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CJA & MPA Graduate Program: Library Research Introduction: Avoiding Book Reviews

CJA & MPA Graduate Program: Library Research Introduction

Avoiding Book Reviews

HOW TO AVOID BOOK REVIEWS WHILE RESEARCHING & SELECTING ARTICLES IN RESEARCH DATABASES


Book Reviews are very common throughout every type of periodical publication.  Book Reviews are meant to give a brief overview of the content of the book, how well the content is organized, and the scholarly relevance of the work.  Here are a few IMPORTANT THINGS TO REMEMBER about book reviews: 

  • While Book Reviews are helpful to many scholars, professors, and librarians, they are not considered good scholarly sources. Why? 
    • Book Reviews are not a published account of an original methodology
    • Book Reviews are merely a synopsis of someone else's original work (therefore, they are secondary sources). 
    • Book Reviews are good for deciding whether to buy/rent a book, they are not good to use for projects or papers. 

What are Book Reviews?

WHAT ARE BOOK REVIEWS? 


Book Reviews are written for the purpose of rating the usefulness of a published volume.  BOTH fiction and non-fiction books are reviewed by publications like: New York Times Book Review, New York Review of Books, Booklist, Library Journal, Times Literary Supplement, Kirkus Reviews, & many more. 

Many Non-Fiction books are reviewed by Academic & Scholarly Peer-Reviewed Journals.  Academic Journals will review the Books (Sometimes called Monographs: A detailed written study of a single specialized subject or an aspect of it) published within their Academic Subject or Field. 

Book Reviews rate the quality of the Monograph Based on these Criteria:

  1. Quality of the Writing - How well the author(s) clarify their research.
  2. Book Format & Organization - How well the content is organized: Does it create a coherent timeline and/or thesis? 
  3. Quality of Research Conducted - How well the author(s) selected the research resources that built the historical and/or scientific foundations of the monograph. An author(s)' conclusions are far more reliable and sound when seminal and quality sources are used.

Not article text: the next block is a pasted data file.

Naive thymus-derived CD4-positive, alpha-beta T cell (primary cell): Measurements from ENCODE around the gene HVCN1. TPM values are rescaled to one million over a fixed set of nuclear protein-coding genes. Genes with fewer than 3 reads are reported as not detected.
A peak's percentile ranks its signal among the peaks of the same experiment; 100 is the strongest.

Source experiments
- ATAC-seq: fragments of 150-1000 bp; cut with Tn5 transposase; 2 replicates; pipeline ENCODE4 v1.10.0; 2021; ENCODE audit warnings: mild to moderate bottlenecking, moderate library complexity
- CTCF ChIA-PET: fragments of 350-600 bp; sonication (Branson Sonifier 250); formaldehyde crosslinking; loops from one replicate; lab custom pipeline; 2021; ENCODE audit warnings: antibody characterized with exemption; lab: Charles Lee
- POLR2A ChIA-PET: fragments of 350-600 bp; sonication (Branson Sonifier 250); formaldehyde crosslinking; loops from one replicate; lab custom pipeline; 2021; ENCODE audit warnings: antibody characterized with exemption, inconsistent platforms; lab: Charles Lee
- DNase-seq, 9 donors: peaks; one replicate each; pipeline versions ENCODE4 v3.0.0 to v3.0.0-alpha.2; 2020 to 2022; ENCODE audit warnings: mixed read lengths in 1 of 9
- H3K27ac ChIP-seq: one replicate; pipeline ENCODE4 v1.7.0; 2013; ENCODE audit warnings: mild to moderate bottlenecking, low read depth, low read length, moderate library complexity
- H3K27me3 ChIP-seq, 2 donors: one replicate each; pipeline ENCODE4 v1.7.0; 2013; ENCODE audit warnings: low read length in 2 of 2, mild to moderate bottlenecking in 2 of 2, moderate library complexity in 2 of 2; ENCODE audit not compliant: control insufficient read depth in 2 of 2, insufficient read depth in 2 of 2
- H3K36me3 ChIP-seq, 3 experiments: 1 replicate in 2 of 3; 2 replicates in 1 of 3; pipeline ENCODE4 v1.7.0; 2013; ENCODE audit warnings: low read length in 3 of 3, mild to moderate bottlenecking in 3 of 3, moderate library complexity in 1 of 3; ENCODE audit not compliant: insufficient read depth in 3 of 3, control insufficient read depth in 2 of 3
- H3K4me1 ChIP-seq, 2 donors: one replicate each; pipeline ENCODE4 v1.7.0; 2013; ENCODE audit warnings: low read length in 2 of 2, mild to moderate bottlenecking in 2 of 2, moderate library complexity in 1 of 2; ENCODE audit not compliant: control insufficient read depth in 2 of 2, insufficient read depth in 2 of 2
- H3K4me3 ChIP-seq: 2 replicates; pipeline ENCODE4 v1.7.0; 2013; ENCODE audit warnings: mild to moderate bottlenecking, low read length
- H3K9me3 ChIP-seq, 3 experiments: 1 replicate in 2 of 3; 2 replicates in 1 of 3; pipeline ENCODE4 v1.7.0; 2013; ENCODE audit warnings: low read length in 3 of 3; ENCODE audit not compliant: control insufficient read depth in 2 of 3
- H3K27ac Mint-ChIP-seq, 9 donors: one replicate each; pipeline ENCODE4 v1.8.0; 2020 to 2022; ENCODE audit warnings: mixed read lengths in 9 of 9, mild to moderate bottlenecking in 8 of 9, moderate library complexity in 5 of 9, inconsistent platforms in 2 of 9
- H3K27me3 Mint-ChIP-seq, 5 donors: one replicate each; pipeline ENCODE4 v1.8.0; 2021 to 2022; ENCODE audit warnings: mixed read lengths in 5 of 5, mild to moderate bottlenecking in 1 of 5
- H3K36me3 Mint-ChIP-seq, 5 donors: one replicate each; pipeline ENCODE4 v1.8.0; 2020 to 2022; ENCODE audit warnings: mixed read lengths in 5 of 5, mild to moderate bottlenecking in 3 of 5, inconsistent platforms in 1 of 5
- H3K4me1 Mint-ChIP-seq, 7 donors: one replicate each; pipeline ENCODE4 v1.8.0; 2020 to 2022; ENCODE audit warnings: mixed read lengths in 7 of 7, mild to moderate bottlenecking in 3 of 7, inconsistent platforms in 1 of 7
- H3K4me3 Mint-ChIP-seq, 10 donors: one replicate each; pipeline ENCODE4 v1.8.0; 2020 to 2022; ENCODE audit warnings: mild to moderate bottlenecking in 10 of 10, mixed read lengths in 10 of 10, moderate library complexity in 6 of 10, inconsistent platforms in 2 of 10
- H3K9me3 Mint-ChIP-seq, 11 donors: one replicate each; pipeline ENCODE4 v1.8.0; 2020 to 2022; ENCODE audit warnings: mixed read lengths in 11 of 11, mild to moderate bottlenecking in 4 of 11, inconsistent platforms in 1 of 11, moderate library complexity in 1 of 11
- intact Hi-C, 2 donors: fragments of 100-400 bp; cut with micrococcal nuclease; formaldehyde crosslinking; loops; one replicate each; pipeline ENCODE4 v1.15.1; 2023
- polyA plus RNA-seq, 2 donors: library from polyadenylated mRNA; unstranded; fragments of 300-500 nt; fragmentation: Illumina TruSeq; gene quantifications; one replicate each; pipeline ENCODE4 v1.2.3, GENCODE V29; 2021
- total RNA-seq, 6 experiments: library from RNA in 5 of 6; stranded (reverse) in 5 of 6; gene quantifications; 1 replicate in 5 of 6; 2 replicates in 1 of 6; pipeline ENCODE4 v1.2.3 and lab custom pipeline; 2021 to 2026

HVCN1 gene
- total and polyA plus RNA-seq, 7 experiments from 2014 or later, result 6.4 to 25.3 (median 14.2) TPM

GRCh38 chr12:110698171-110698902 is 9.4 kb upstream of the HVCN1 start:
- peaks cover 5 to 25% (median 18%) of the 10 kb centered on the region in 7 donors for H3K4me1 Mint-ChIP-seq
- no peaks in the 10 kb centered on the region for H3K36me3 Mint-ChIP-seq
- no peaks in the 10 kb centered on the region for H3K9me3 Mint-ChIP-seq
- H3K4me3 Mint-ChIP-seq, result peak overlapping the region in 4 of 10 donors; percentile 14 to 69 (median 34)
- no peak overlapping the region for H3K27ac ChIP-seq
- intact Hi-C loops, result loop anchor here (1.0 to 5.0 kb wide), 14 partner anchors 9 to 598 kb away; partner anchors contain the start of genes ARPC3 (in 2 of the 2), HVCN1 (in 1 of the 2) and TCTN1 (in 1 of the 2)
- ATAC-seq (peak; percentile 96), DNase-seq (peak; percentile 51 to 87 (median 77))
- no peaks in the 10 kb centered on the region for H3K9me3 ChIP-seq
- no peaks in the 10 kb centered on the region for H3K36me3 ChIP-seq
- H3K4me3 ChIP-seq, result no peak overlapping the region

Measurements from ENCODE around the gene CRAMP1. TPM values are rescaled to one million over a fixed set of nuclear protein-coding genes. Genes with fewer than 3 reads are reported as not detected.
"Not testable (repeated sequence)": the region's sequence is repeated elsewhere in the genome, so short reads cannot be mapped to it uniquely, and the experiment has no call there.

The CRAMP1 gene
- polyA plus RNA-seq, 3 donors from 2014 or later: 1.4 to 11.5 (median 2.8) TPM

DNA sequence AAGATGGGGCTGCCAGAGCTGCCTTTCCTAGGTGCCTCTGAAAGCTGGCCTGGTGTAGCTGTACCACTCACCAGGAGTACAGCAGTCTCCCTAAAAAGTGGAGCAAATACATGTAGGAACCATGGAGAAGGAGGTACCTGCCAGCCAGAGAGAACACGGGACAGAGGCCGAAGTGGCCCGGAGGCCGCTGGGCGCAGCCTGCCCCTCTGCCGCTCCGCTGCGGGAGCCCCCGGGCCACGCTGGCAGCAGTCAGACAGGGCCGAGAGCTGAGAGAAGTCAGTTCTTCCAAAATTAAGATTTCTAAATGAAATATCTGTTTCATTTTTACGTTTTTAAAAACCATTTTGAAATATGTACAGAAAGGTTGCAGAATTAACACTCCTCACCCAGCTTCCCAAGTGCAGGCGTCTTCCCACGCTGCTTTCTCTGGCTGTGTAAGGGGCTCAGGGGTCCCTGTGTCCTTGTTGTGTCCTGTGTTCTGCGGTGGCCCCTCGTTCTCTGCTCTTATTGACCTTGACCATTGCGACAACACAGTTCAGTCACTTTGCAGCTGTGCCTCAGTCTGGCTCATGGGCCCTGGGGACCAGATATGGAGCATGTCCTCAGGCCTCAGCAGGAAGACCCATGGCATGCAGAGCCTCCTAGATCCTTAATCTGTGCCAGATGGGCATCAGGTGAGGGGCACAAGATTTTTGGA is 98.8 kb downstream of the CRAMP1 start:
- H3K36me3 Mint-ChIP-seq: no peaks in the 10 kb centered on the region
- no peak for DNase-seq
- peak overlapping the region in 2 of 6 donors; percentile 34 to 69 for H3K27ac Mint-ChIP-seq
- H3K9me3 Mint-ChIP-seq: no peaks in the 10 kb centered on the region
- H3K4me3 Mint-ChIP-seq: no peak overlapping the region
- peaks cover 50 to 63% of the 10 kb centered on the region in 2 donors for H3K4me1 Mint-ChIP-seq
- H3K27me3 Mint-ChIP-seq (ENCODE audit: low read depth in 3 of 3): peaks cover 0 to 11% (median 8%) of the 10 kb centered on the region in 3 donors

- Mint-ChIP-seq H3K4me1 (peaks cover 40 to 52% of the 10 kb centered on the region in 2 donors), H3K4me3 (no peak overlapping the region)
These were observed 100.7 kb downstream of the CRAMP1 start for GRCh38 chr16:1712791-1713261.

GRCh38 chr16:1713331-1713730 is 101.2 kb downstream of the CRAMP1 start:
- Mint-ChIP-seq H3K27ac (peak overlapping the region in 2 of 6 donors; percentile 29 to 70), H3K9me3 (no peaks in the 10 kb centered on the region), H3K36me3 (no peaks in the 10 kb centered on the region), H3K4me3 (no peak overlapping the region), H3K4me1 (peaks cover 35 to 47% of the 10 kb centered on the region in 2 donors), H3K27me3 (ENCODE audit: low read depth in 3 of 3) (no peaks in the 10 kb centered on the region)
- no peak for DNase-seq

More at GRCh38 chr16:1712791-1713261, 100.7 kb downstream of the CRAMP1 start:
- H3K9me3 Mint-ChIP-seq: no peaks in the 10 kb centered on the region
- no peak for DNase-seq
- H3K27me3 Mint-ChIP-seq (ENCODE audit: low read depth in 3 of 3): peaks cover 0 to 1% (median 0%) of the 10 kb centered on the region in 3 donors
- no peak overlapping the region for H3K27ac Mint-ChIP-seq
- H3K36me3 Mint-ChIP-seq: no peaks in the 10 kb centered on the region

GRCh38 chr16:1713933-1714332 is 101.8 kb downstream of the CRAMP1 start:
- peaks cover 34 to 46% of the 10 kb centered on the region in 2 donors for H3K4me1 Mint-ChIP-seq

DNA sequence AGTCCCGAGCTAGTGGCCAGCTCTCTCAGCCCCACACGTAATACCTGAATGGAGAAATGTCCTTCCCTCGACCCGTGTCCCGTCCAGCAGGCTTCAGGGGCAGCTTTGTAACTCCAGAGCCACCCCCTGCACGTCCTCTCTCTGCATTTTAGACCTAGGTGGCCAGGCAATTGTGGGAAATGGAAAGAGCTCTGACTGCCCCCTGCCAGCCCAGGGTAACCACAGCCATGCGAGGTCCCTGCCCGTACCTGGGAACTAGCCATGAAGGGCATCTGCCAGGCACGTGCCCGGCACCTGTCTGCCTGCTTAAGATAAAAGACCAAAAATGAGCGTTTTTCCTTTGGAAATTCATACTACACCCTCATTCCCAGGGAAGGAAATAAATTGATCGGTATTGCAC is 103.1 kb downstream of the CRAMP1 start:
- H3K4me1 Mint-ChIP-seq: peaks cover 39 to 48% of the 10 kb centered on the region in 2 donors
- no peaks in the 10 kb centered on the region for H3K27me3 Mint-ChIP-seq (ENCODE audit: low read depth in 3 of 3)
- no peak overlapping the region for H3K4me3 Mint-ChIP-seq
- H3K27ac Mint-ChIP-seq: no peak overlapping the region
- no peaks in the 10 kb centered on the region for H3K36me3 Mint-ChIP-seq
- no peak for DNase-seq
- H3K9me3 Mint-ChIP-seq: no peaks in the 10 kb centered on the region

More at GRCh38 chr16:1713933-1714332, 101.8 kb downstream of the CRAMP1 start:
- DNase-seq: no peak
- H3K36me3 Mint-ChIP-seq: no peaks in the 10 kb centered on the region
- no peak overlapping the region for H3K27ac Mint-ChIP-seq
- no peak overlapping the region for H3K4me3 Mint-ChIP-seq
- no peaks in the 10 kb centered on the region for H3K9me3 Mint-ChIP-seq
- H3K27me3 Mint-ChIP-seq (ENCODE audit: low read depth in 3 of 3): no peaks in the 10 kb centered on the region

Short Quiz

Question 1.) Why do you want to avoid using book reviews as scholarly sources? 

A. Book reviews are not original studies 

B. Book reviews do not have an original methodology

C. Book reviews do not have conclusions that impact the science in a particular field 

(ALL OF THE ABOVE) - Book reviews are not made up of the usual components of a scholarly article because they are not original studies.

Question 2.) What is a good use for a book review? 

A. Creating a literature review

B. Deciding whether to purchase a book for your own reading or collection

C. Building a reference list

(B). - Book reviews are useful when deciding to purchase a book for your own research, or if you are a Librarian and looking to build your collection.

Question 3.) How do you try to spot book reviews in a database article search?

A. Look for clues like a price or ISBN (International Standard Book Number)

B. Look for an Icon that says 'review'

C. Look for a listing of an author for the article AND and author for the book that is being reviewed 

(ALL OF THE ABOVE) - When conduction database research, be sure to examine your articles to make sure they are not reviews. Reviews tend to be short articles and also exhibit some of the clues listed above. You can always ask a Librarian if you're confused!

How to Spot Book Reviews in the Databases

Here Are A Few Tips To Spot Which Articles are Book Reviews


TIP #1 - If the Icon in Front of the Article Says "Review."


TIP #2 - Even Though the Icon DOES NOT Indicate a Review, The Title and Article Information Indicates it is a Book Review.  Additionally, The Article is 1 to 4 Pages Long, Book Reviews Are Normally Short.


TIP #3 - If There is a PRICE or an ISBN (Like 978-3715299075). 


TIP #4 - There Is an Author or Editor in the TITLE OF THE ARTICLE, And a Different Author or Editor in the Article Information.